Archive for open access

Kicking into (Over)drive

Posted in Legal issues with tags , , on 21 March 2011 by Steve

“A storm broke on February 26th when word got out that publisher HarperCollins had unilaterally decided to limit the ‘shelf life’ of its ebooks catalogue. Overdrive, a major distributor of ebooks in the public library world, found itself caught between the publishing powerhouse and a furious library community when it was announced that library loans of ebooks would be capped at 26 …” (more)

[slaw, 21 March]

Policy Document on the Open Access Agenda – Arcadia.org.uk

Posted in research with tags on 9 March 2011 by Steve

“This is a brilliant, comprehensive document detailing the scholarly and societal need for an urgent implementation of the open access agenda.” (link)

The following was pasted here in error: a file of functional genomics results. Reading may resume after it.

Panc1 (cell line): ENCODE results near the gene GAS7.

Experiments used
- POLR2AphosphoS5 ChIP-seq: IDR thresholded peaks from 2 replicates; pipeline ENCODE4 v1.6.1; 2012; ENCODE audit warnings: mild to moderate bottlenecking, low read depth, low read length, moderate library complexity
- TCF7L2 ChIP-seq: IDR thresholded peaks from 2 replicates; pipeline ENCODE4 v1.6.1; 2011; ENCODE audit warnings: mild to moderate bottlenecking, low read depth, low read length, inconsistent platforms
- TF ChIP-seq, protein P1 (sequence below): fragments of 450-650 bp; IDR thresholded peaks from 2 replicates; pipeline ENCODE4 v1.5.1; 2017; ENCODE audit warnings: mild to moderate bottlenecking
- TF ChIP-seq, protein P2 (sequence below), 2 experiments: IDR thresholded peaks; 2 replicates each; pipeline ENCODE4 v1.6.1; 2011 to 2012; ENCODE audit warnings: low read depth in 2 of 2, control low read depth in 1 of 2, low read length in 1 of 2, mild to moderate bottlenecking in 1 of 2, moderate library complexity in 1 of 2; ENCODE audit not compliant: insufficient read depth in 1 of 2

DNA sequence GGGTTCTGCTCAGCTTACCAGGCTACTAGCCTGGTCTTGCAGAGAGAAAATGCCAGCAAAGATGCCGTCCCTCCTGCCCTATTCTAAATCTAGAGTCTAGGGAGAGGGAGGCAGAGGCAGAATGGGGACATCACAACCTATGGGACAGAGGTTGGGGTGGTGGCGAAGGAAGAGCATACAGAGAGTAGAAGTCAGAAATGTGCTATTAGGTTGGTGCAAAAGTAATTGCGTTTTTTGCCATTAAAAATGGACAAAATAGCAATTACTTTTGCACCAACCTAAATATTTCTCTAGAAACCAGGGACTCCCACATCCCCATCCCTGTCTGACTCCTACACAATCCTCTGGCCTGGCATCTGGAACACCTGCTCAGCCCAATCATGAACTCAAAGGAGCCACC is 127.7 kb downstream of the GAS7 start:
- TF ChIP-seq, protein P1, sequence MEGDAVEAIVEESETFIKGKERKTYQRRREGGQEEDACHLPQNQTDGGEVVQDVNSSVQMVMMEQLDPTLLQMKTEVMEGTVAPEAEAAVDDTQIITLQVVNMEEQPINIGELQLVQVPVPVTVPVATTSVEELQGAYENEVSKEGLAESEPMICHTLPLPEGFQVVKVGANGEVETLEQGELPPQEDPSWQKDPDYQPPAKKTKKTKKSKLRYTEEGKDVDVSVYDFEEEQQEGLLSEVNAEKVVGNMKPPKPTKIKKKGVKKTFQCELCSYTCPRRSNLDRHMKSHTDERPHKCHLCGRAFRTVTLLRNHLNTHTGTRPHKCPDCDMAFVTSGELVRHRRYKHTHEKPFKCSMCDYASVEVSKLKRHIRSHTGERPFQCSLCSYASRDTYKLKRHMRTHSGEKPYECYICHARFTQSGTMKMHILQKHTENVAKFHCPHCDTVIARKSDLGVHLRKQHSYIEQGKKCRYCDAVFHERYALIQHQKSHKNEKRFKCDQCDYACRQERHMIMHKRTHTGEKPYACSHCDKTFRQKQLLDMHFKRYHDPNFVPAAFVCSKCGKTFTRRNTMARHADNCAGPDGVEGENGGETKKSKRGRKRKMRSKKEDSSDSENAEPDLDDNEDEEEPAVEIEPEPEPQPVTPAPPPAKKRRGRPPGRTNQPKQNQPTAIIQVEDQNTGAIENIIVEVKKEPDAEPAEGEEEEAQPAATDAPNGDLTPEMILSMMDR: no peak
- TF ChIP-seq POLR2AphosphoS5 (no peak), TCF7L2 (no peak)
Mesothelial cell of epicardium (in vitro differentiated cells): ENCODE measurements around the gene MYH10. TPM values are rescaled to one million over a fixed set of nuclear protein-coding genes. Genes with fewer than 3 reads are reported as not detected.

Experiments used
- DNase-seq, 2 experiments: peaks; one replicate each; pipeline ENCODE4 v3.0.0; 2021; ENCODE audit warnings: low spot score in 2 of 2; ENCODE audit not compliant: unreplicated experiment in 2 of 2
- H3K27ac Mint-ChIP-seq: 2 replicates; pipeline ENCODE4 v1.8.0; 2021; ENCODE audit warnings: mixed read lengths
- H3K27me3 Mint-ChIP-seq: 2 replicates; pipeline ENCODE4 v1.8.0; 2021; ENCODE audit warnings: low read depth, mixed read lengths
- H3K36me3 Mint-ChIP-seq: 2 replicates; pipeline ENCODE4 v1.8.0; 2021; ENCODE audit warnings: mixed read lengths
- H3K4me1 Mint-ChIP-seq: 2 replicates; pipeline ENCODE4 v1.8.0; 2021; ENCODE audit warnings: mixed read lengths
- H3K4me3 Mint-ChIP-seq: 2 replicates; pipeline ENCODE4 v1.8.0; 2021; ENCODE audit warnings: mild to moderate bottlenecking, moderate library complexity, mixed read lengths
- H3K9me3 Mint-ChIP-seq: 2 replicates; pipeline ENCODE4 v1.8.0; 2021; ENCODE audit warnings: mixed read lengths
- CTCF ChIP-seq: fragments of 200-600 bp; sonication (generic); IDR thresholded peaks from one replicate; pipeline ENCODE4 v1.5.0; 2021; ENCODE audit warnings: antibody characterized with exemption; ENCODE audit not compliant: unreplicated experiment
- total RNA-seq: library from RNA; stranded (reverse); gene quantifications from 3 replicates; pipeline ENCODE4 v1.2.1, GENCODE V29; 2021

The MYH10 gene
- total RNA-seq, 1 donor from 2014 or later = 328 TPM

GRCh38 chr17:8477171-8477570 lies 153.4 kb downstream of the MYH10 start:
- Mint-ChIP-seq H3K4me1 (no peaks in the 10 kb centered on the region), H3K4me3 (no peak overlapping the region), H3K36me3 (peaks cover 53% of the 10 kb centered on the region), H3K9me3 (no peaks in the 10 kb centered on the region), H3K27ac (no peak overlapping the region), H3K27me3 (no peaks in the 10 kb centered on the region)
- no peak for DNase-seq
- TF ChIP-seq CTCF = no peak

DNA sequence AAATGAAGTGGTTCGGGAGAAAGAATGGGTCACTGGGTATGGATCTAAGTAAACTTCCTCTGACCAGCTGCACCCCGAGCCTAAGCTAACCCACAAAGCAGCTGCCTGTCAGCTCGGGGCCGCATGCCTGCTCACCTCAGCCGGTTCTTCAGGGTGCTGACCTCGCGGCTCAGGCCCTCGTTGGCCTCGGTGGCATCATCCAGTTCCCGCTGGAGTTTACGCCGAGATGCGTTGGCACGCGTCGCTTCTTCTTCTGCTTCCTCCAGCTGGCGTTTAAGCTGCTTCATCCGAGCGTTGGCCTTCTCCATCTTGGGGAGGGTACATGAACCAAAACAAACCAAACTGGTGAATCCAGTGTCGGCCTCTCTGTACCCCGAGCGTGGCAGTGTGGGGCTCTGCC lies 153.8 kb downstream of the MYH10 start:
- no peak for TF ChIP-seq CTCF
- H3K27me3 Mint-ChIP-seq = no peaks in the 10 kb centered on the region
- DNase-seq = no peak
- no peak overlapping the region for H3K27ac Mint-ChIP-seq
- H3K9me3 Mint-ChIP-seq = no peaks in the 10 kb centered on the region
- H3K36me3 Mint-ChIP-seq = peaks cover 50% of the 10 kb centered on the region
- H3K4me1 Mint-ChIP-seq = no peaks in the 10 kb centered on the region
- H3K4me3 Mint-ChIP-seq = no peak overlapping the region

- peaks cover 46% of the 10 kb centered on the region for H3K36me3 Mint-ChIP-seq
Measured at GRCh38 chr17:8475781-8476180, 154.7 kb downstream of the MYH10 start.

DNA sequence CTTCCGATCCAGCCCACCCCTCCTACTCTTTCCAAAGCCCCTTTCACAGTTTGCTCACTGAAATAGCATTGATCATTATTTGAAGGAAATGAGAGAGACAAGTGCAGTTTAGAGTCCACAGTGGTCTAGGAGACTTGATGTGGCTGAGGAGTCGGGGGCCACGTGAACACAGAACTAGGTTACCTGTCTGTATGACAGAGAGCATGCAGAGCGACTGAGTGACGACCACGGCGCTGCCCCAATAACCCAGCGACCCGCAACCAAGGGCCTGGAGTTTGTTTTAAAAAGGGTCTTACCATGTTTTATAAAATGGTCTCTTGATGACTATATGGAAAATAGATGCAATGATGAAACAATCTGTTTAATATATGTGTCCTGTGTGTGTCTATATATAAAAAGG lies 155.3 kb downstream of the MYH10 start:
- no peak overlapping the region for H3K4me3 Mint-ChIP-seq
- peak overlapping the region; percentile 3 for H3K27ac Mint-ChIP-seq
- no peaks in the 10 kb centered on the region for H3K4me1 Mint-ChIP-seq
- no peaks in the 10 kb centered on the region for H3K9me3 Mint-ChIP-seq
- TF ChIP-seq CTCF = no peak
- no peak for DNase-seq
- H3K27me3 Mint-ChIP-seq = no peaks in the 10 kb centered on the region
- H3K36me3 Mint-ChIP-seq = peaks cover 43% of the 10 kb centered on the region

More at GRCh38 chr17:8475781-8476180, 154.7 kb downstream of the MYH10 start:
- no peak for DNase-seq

[Orla Murphy’s blog, 8 March]

Assessing new open access journals

Posted in research with tags on 7 March 2011 by Steve

“One question that often comes up as we transition to open access publishing is how to assess new open access journals. How do we know that these are legitimate? …” (more)

[The Imaginary Journal of Poetic Economics, 6 March]

Scholars Favor Open-Access Journals, but Some Say Quality and Fees Are Concerns

Posted in research with tags on 9 February 2011 by Steve

“A new survey of nearly 40,000 scholars across the natural sciences, humanities, and social sciences shows that almost 90% of them believe open-access journals are good for the research community and the individual researcher. But charges for publishing and the perception that open-access journals are of lower quality than traditional publications deter scholars from the open-access route …” (more)

[Josh Fischman, Chronicle of Higher Education, 8 February]

Publishing an open access book?

Posted in research with tags on 4 February 2011 by Steve

“… But why publish with a publisher? Why not simply put the book open access on the web? I wonder whether an open access book would be (a) feasible, and (b) all things considered a good thing to do …” (more)

[Ingrid Robeyns, Crooked Timber, 4 February]

Quandary: Scientists Prefer Reading Over Publishing ‘Open Access’ Papers